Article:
EG: I don’t know if I was doing that consciously, but in a way, I was. It was hovering in the back of my mind for sure, yeah. There’s the fact that not only did Omar Mateen face homophobia, but he also faced a lot of racism as well as fatphobia. He grew up in post-9/11 America, and he was bullied as a kid for being Muslim and for being overweight. And I imagine that when he went to gay bars in Orlando, he experienced racism and fatphobia. I imagine he probably went into those places and felt rejected. And I’m sure a lot of shame, which ultimately led to his act of violence.
AS: And your writing holds space for so many kinds of “coming out” experiences. Was that something you thought about?
EG: I remember when I was just working on random stories throughout the book. And I was turning pages into my MFA workshop. And I remember I had a professor who once told me he was like, I liked that this story isn’t just a coming out story. Because coming out stories are kind of becoming passe. And in my mind, I was like, I don’t know that, that this isn’t a coming out story. I do think of it as coming out in a bunch of different ways. Other than just gay? I think he was referencing this tie back to the idea of, “Once queers got the right to marry, everything’s fine. Everything’s over. And now we can all write our beautiful, joyful stories.”
And for me, it was like, No, coming out was still very difficult. And I didn’t know that other stories had been told, and my story hasn’t been told. A lot of queer people of color stories, a lot of trans people’s coming out stories haven’t been told, and it is still very hard. And I was thinking about coming out throughout every story in the book and circling around the idea of whether it’s worth it to come out.I find it hard to separate my queerness from my Latinx identity.
Because I think that’s a question most queer people ask themselves at some point. When we realize we’re queer, we’re like, Oh, should I tell anybody? Is it safe to tell anybody? For some, it is, more so than for others. And I also think about, when I go on Grindr and the grid loads, immediately I can see three, four, or five DL (Discreet) guys. And I’m like, Oh, to all of these DL dudes, it isn’t safe to come out. It’s not worth it. And so yeah, I wanted to hold space for that as well.
AS: Yeah. I definitely felt there was an interplay at work in your book between the identity you were born into in the Latinx community, and then the identity you found in the queer community. You write a lot about the pressure you faced from the Latinx community, but I’m wondering about the pressures that have come from the queer community as well, the pressure to conform in certain ways, to adhere to certain beauty standards in the gay community?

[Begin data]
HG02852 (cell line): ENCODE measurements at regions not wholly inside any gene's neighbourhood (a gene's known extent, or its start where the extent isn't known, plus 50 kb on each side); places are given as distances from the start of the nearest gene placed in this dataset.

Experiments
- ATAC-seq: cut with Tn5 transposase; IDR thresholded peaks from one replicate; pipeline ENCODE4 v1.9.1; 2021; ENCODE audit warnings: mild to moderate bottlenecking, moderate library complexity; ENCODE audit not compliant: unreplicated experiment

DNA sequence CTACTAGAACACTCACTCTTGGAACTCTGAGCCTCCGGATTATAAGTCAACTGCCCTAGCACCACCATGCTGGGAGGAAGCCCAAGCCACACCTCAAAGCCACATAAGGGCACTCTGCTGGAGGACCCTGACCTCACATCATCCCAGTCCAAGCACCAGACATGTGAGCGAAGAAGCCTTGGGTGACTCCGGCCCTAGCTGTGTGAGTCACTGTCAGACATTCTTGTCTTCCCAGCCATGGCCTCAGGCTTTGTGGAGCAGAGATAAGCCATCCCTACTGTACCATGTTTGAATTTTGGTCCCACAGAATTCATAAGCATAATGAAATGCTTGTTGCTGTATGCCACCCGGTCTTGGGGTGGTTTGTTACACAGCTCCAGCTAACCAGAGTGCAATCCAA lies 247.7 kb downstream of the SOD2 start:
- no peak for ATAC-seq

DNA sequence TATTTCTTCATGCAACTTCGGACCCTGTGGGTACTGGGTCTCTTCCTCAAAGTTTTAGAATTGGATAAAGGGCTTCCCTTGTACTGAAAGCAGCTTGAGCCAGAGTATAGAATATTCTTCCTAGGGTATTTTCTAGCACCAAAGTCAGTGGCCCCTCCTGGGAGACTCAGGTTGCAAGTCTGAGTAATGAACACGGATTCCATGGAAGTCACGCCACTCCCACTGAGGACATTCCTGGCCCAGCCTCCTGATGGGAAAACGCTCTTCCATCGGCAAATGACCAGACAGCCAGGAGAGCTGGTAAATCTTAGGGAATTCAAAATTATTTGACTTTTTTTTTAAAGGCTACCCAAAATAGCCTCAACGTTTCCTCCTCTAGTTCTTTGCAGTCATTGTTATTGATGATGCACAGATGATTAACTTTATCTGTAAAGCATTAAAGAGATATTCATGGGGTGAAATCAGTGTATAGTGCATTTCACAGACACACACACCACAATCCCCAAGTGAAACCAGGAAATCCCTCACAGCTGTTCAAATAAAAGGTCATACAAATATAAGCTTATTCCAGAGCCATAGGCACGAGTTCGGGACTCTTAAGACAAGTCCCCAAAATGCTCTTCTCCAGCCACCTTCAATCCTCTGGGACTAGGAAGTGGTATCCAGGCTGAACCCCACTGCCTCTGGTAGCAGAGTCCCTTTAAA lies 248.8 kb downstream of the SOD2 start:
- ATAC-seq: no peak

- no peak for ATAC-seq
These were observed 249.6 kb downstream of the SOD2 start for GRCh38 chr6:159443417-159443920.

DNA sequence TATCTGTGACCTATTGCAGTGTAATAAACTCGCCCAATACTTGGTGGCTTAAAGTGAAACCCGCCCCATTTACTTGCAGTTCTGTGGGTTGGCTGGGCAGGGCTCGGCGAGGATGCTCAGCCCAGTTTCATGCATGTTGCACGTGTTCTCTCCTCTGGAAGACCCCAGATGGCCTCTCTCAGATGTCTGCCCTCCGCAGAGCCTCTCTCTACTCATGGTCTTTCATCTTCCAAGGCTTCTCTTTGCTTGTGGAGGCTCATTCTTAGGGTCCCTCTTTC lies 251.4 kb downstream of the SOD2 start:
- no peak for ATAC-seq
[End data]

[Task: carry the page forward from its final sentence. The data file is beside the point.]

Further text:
EG: Yeah, I find it hard to separate my queerness from my Latinx identity. Because so much of it is inherently linked. I mean, one example is, and this is something that even after writing the book, I’ve just been thinking about a lot: I write in the book about this pressure to perform masculinity even within the queer community.
But a lot of that pressure comes from the fact that I’m Latinx and there are all of the preconceived notions around Latinx people being, you know, sex objects, basically. And in the book, I write about that making me uncomfortable… being called “Papi” on Grindr by white guys. There is a racist history of Latinx people being portrayed as overly sexualized, and that were all savage, and we all need to be tamed, and how the media portrays us as gangbangers and the hot gardeners and all this and that, but even outside of those things, I think after writing the book, I have thought about it more.
Another reason it makes me uncomfortable is that I’m nonbinary. And, you know, I don’t want to be gendered in that way. So yeah, it’s really hard for me to separate all those things. I will say I definitely have found freedom in queer spaces. You know, queer bars were the first places where I didn’t have to worry about anybody hating me for being gay.
AS: We talked about how you’re holding a lot of these relationships in the book to a high standard, and rightfully so. And I felt like you challenged the people around you, but you challenged yourself even more ruthlessly. I’m wondering if you noticed, since writing the book, that you have alleviated some of that pressure you were putting on yourself throughout the narrative.
EG: I guess in my mind, I was like, if I’m gonna come for other people, I better be coming for myself as well. I really took that to mind. And though I feel like I was hard on other people, I think it was really important to me to be generous as well, to be as generous as I could. And to create as fully dimensional characters on the page as possible. And for every bad thing I say I did try to find something good. I tried to speculate as to everyone’s motivations so it didn’t just seem like everybody was just acting villainous for no reason.
You know, if my mom was doing something to me, I did try to reflect on the fact that, you know, she was trying to protect me in some way. That doesn’t necessarily excuse her behavior or the behavior of other people who may have harmed me. But it does explain it a little bit…